The clattering mustard-yellow trams are one of Lisbon’s most iconic symbols.
Anyone visiting Lisbon will stop and turn to the sound of a tram squealing its way on the rails through traffic. These antique electric vehicles are the city’s most photographed public transportation and Lisbon tram 28 is the star among them. Before hopping on a piece of Lisbon’s history, read Devour Lisbon’s tips.
1. Moderately Vintage
Carris, the company operating trams and buses in Lisbon, began using electric trams in 1901 but the ones you ride on today aren’t that old. Some were built between 1936 and 1947 and some between 1995 and 1996.
2. Lisbon Tram 28 is Public Transportation
Despite being advertised as the cheapest tour in Lisbon, tram 28 is actually public transportation. A lot of tourists tend to use it as a more affordable option than hop-on-hop-off buses, but that’s not a responsible way to visit the city and it takes away the tram from locals who depend on it on a daily basis. If you want the touristic option, look for the red trams doing tours on the same route.
3. Respect the Etiquette
A responsible tourism guide to Lisbon, or any other city, will be upfront about respecting the locals’ daily routines. The same goes for public transportation etiquette, inside and outside the tram. Respect the line, step back and wait for the next one if you’re not in a hurry, and give your seat to those who need it most. Following these rules is not that hard.
4. Purchase Tickets in Advance
One of the things to know before traveling to Lisbon is that you can buy a Viva Card in advance (€0.50) and top it off with cash instead of tickets. Not only are the tickets cheaper using this card, the public transportation Carris endorses this ticket buying method. Neither you or the driver have to struggle to get change and the line moves a lot quicker.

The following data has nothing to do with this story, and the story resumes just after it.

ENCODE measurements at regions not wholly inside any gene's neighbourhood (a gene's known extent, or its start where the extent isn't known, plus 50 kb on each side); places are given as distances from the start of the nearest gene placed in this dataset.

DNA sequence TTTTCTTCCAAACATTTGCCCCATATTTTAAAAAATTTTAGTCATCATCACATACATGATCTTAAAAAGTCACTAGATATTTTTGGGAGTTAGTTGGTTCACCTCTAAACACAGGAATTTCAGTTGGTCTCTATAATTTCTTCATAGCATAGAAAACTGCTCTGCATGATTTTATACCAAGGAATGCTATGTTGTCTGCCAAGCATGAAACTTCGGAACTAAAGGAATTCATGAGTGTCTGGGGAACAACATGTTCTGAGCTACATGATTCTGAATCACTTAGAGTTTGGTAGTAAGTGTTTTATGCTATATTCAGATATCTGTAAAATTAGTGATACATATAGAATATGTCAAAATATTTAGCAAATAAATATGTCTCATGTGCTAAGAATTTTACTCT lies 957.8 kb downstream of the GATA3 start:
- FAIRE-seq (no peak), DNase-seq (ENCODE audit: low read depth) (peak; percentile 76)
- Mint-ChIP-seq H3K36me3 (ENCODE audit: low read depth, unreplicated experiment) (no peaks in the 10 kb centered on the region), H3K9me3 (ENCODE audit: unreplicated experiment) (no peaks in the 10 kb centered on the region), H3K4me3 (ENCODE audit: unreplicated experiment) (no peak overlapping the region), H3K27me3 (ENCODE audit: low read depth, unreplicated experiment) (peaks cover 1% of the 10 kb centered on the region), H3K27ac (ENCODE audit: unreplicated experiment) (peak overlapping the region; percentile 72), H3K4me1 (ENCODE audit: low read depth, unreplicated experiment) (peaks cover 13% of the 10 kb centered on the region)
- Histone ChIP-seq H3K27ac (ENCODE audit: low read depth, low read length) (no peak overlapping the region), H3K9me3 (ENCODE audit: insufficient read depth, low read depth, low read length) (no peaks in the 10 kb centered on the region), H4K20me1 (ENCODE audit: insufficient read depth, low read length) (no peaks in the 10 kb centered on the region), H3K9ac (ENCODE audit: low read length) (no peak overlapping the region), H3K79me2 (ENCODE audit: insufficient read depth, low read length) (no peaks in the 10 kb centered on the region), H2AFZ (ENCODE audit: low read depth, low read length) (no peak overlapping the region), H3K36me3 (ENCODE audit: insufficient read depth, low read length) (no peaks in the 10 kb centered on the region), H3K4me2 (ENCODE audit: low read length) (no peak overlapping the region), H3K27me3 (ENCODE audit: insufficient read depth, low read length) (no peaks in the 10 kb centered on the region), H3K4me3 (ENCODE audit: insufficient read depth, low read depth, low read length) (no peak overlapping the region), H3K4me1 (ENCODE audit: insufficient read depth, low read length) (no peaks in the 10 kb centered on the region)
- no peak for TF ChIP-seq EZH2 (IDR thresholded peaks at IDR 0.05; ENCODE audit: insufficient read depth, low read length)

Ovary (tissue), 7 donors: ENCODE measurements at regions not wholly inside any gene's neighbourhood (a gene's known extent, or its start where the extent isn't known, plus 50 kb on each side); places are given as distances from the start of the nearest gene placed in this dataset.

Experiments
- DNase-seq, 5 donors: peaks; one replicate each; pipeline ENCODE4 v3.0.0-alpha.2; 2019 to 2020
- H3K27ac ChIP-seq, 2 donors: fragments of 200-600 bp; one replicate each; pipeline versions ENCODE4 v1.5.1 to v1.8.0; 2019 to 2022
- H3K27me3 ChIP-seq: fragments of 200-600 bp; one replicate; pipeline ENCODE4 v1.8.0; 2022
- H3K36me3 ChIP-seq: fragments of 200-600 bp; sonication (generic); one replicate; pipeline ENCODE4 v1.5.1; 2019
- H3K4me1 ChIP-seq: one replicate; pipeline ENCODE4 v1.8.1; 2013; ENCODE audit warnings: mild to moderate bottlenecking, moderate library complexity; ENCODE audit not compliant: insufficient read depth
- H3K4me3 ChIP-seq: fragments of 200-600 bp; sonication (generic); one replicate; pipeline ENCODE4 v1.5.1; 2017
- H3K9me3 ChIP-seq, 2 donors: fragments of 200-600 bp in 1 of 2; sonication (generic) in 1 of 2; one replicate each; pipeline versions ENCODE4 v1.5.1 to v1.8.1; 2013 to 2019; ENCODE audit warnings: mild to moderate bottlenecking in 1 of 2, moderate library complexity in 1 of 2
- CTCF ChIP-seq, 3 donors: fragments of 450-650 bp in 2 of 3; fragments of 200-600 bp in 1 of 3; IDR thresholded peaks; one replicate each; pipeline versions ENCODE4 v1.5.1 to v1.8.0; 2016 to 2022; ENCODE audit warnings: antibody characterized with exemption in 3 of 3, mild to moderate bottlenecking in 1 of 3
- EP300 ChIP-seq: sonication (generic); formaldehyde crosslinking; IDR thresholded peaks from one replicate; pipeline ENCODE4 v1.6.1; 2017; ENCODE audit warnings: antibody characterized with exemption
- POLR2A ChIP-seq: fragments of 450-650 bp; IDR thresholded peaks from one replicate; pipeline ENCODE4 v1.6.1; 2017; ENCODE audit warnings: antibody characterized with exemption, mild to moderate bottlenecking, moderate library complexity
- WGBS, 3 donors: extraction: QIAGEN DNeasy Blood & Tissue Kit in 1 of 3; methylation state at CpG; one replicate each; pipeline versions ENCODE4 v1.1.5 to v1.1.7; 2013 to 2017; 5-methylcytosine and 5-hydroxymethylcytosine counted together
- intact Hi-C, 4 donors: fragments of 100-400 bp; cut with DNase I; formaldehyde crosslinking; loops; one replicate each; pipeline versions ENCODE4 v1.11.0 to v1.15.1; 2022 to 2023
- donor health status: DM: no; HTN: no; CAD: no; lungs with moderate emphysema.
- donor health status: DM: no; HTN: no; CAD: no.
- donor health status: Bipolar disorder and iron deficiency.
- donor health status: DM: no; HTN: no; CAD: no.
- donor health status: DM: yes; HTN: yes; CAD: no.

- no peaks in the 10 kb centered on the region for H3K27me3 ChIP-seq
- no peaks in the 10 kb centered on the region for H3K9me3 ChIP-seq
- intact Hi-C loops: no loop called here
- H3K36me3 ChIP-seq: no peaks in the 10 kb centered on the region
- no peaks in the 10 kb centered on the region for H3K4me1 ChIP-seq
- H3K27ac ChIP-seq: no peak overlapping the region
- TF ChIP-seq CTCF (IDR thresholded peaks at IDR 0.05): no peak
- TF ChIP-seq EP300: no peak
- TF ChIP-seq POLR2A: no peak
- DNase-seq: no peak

5. How to Beat the Crowds
If your desire to hop on Lisbon Tram 28 is to merely do the iconic route, then beat the tourist crowds by getting to the first stop, Martim Moniz, as early as possible in the morning. From 7 to 8 a.m. there’s practically one tram every 10 minutes. Lisbon trams are known for breaking down from time to time; therefore actual times may vary.
As an alternative, do the route in reverse starting in Campo Ourique (Prazeres) and ending in Martim Moniz. To reach Campo de Ourique, take the 709 bus from Restauradores and get off at the final stop.
6. Understanding the Stops
Usually, the last stop will say descida or terminal and the initial stop will say subida or início. For the tram 28, they won’t be too far apart. All passengers must hop off on the last stop, even if they plan to do the route in reverse. Passengers must leave the tram and join the line again on the initial stop.
7. Small Buses with a 28E Sign
It’s not unusual to see small buses with a 28E sign, which usually leaves visitors feeling confused. Yes, 28E is, in fact, a tram but it’s also a route. In case a tram broke down or is stuck in traffic because someone double parked on the rails, Carris must keep the route moving. If you’re waiting at the stop just to go from point A to point B, hop in. Your ticket will be valid.
8. Same Trams, Different Routes
Riding on the Lisbon tram 28 is indeed a memorable experience if you’re keen on that specific route. But at Devour Lisbon we’d like to challenge you to explore more, get to know that Lisbon off the beaten path. Tram 12E, for example, starts and ends in Martim Moniz, passing by parts of Alfama. Tram 18E starts in Cais do Sodré and takes you through the lesser-explored areas of Santos, Alcântara, and Ajuda (not available on Sundays and national holidays). Recently restored after 23 years, the tram 24E starts in Largo Camões, takes you through Rato and Amoreiras (only accessible by Metro or bus before), and ends in Campolide.
Insider tip: The stop for 24E is the same for 28E in Largo Camões. The line, however, is much smaller.
9. It’s a Pickpocketer’s Heaven
Lisbon is a safe city, but pickpocketers are extremely organized and typically work as a family. For years, tram 28 was one of their favorite hangout spots. A small vehicle crowded with amazed tourists paying more attention to the views than their belongings was perfect. These days, most trams ride with one or two police officers in the back.
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Sandra Henriques Gajjar is a freelance web content writer and travel blogger born in the Azores and based in Lisbon for 20+ years. Since 2014 she’s been blogging about travel, culture, and the people she meets in between at Tripper, a blog on sustainable cultural tourism.